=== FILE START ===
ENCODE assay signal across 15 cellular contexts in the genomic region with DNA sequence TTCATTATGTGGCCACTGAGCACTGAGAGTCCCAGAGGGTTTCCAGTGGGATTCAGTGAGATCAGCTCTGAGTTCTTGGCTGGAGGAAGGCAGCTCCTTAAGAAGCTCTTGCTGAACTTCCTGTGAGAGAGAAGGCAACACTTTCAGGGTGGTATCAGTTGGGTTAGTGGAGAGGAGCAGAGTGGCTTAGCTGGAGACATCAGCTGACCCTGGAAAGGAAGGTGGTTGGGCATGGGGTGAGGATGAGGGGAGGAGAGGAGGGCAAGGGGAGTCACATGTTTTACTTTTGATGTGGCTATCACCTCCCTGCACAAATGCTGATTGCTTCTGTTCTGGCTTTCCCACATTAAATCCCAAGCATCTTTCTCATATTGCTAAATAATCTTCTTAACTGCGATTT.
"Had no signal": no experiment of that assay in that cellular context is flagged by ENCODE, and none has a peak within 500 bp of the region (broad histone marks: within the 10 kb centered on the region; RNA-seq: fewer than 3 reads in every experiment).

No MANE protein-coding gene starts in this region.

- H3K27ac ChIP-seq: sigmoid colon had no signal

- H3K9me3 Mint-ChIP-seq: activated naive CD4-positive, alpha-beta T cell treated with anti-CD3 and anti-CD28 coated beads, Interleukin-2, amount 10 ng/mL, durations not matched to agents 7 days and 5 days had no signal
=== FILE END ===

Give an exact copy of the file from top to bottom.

ENCODE assay signal across 15 cellular contexts in the genomic region with DNA sequence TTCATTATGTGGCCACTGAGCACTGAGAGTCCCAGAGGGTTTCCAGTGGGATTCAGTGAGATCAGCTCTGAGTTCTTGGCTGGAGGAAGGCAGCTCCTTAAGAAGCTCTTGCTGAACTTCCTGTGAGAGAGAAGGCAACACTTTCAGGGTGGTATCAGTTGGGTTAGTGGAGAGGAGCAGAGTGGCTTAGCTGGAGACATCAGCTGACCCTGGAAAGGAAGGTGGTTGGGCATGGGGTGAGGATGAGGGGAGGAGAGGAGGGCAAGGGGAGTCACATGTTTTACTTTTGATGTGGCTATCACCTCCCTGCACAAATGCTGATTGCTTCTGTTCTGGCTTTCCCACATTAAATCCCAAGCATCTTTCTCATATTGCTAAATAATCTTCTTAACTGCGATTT.
"Had no signal": no experiment of that assay in that cellular context is flagged by ENCODE, and none has a peak within 500 bp of the region (broad histone marks: within the 10 kb centered on the region; RNA-seq: fewer than 3 reads in every experiment).

No MANE protein-coding gene starts in this region.

- H3K27ac ChIP-seq: sigmoid colon had no signal

- H3K9me3 Mint-ChIP-seq: activated naive CD4-positive, alpha-beta T cell treated with anti-CD3 and anti-CD28 coated beads, Interleukin-2, amount 10 ng/mL, durations not matched to agents 7 days and 5 days had no signal